The tradition of folklore—folktales, jokes, legends, and the like—in the Turkish language is very rich. Perhaps the most popular figure in the tradition is the aforementioned Nasreddin (known as Nasreddin Hoca, or “teacher Nasreddin”, in Turkish), who is the central character of thousands of jokes. He generally appears as a person who, though seeming somewhat stupid to those who must deal with him, actually proves to have a special wisdom all his own:
One day, Nasreddin’s neighbor asked him, “Teacher, do you have any forty-year-old vinegar?”—”Yes, I do,” answered Nasreddin.—”Can I have some?” asked the neighbor. “I need some to make an ointment with.”—”No, you can’t have any,” answered Nasreddin. “If I gave my forty-year-old vinegar to whoever wanted some, I wouldn’t have had it for forty years, would I?”
Similar to the Nasreddin jokes, and arising from a similar religious milieu, are the Bektashi jokes, in which the members of the Bektashi religious order—represented through a character simply named Bektaşi—are depicted as having an unusual and unorthodox wisdom, one that often challenges the values of Islam and of society.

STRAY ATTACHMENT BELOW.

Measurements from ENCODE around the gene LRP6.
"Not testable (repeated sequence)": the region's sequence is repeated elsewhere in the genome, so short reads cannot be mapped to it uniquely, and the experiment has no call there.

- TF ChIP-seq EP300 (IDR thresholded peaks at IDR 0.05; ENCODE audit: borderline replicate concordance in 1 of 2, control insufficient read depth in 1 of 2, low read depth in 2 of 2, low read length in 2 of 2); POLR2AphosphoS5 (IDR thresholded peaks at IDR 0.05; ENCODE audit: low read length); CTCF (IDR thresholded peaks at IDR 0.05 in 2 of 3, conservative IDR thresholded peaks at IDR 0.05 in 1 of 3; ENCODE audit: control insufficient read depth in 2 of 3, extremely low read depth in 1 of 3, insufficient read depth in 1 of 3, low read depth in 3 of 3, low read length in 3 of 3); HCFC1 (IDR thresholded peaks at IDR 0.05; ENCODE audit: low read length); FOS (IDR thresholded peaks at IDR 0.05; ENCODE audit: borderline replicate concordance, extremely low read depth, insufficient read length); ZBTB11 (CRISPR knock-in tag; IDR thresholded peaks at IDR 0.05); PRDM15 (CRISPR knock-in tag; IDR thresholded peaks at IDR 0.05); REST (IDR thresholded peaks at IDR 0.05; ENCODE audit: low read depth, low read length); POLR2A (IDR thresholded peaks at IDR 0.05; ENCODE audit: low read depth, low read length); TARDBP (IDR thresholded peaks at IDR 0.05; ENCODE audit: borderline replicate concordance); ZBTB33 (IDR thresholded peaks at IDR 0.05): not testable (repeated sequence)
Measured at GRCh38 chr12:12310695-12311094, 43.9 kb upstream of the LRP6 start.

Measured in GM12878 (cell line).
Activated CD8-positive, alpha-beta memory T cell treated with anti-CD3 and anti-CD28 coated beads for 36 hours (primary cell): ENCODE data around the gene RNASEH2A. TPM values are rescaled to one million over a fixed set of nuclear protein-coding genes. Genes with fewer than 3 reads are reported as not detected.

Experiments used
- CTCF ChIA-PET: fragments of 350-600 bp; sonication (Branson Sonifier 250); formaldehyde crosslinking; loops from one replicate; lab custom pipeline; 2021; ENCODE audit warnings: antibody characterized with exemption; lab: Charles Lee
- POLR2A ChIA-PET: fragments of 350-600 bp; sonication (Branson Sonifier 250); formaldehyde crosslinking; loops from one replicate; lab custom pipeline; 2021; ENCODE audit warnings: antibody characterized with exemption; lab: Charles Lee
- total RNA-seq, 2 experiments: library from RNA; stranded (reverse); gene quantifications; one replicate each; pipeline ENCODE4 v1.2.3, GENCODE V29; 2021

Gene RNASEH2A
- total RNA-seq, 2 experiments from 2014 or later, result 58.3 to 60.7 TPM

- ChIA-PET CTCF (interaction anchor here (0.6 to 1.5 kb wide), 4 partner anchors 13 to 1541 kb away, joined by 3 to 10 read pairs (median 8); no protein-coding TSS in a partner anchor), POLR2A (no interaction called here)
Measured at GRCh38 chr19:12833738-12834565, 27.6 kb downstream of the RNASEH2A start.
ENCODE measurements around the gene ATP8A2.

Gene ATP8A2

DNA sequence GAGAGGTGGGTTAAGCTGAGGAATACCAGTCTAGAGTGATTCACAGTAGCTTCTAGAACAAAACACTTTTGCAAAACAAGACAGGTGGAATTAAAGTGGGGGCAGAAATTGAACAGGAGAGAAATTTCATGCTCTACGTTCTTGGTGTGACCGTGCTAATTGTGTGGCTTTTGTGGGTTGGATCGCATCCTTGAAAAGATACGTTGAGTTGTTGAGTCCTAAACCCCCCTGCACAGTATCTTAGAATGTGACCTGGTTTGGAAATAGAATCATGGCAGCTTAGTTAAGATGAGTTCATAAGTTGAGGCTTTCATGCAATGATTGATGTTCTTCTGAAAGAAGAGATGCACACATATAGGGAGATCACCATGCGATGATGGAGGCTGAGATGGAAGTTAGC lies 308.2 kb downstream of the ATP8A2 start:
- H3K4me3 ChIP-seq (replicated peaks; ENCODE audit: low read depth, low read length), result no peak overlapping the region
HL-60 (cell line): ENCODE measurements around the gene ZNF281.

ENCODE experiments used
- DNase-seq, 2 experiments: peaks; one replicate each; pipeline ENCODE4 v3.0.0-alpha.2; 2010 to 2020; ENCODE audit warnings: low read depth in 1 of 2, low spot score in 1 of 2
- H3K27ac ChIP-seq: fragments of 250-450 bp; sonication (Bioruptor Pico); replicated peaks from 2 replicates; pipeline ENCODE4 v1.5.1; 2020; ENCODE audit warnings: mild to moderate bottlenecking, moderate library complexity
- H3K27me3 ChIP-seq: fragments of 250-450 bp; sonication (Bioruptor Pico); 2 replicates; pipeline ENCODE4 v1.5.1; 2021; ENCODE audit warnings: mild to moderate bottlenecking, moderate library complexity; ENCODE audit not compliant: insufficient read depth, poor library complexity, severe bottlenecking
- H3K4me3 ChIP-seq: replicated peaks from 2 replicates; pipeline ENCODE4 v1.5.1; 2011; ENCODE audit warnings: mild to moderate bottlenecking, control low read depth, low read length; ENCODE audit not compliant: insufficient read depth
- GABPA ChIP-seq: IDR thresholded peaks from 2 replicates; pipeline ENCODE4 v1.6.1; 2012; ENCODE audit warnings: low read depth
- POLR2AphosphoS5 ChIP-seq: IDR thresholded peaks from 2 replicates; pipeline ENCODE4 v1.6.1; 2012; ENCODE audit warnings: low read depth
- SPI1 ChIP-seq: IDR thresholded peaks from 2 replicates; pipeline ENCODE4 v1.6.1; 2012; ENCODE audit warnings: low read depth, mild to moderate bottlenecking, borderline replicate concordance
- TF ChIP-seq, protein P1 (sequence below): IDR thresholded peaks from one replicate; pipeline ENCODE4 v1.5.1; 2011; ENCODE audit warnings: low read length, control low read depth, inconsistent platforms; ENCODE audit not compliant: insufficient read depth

Another popular element of Turkish folklore is the shadow theater centered around the two characters of Karagöz and Hacivat, who both represent stock characters: Karagöz—who hails from a small village—is something of a country bumpkin, while Hacivat is a more sophisticated city-dweller. Popular legend has it that the two characters are actually based on two real persons who worked either for Osman I—the founder of the Ottoman dynasty—or for his successor Orhan I, in the construction of a palace or possibly a mosque at Bursa in the early 14th century. The two workers supposedly spent much of their time entertaining the other workers, and were so funny and popular that they interfered with work on the palace, and were subsequently beheaded. Supposedly, however, their bodies then picked up their severed heads and walked away.